There's a lot of skepticism about whether making prices more transparent will do anything to lower them, but there are ways to maximize the odds, Gilbert Benavidez and Austin Frakt write in JAMA Forum.
Driving the news: Both the Trump administration and Congress are pushing pricing transparency measures, banking on the idea that if consumers know how much health care services cost, they'll opt for the cheaper ones.
- But this hasn't worked in the past. People who have access to price information rarely use it to shop around.
- One study found that only 2% of people with access to price transparency tools actually used them.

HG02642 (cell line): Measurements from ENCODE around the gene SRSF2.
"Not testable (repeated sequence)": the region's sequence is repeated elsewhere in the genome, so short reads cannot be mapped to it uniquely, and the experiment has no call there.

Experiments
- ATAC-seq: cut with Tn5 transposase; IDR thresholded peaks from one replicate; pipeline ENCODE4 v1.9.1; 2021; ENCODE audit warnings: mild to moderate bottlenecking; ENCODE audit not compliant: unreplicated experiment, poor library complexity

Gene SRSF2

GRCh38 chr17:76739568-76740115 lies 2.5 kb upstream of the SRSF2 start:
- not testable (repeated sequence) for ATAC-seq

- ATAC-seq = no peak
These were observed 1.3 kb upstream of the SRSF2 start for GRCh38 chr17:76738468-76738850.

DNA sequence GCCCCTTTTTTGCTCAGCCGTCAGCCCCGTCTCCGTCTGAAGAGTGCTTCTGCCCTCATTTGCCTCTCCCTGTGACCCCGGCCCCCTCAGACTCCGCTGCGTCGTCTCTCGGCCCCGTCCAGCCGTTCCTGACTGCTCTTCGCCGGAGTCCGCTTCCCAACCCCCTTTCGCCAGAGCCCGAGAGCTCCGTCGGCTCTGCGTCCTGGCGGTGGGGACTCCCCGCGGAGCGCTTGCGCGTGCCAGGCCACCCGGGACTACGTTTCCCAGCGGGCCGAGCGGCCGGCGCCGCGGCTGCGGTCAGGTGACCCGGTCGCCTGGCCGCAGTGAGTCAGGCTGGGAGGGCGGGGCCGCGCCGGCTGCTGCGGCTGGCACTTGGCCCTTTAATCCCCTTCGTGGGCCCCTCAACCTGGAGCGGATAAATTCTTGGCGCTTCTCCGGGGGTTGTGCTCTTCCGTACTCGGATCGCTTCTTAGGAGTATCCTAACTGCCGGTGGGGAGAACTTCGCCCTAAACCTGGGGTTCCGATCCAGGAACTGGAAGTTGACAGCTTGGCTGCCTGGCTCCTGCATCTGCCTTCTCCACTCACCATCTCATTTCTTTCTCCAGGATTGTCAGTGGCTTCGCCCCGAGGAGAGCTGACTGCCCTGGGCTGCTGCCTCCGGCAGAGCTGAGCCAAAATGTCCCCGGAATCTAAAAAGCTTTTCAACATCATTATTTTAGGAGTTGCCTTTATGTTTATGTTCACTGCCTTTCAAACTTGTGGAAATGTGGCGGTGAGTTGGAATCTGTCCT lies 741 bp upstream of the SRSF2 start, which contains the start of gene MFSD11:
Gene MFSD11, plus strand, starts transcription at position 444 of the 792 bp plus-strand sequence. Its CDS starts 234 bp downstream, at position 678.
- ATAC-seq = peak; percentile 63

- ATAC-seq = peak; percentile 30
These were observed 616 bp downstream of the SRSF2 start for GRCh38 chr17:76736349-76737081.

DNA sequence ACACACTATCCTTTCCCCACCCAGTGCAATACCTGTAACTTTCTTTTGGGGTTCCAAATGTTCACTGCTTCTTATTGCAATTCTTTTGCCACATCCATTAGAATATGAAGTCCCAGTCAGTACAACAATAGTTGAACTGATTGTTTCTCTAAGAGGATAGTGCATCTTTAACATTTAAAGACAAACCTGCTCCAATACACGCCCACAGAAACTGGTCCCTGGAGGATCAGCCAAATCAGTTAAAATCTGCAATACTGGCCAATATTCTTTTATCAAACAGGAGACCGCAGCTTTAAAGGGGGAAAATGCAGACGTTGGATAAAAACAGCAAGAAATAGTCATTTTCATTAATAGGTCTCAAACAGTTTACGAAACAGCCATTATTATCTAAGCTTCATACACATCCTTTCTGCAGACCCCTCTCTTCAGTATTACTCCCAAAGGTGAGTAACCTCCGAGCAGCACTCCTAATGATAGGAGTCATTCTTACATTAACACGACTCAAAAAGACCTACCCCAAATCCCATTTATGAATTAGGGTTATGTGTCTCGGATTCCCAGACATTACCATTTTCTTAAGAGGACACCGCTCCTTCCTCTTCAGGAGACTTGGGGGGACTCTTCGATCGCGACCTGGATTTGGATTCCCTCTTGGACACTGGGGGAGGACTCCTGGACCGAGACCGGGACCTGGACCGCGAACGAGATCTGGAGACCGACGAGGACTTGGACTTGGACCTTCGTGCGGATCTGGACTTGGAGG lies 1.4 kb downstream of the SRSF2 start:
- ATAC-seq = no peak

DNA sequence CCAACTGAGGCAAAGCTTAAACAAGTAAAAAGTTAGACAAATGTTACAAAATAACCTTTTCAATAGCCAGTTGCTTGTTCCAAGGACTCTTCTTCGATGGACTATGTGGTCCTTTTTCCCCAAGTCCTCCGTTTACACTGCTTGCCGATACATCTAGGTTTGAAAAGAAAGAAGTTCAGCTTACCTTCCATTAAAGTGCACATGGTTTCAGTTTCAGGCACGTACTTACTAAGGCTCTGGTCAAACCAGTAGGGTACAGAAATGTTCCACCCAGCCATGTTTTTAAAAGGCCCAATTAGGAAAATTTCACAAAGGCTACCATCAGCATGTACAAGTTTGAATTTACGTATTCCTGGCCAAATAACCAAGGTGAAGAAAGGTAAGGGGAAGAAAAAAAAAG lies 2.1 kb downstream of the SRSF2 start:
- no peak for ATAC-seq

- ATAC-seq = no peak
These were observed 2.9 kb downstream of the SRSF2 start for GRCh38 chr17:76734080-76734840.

- This is even true for people with high deductibles.
The other side: Other incentives, when paired with transparency, actually do get people to shop for cheaper care.
- The most effective seems to be reference pricing, in which payers set a maximum amount they'll reimburse for a shoppable service. Patients who use services that cost more than this maximum amount have to pay the difference out of pocket.
- A slightly less effective tool is rewards programs, in which patients receive rebates when they use services below a set amount.
- Between these 2 approaches, the stick works better than the carrot.
The bottom line: Getting the incentives right is important, but so far transparency is being pushed as a standalone approach.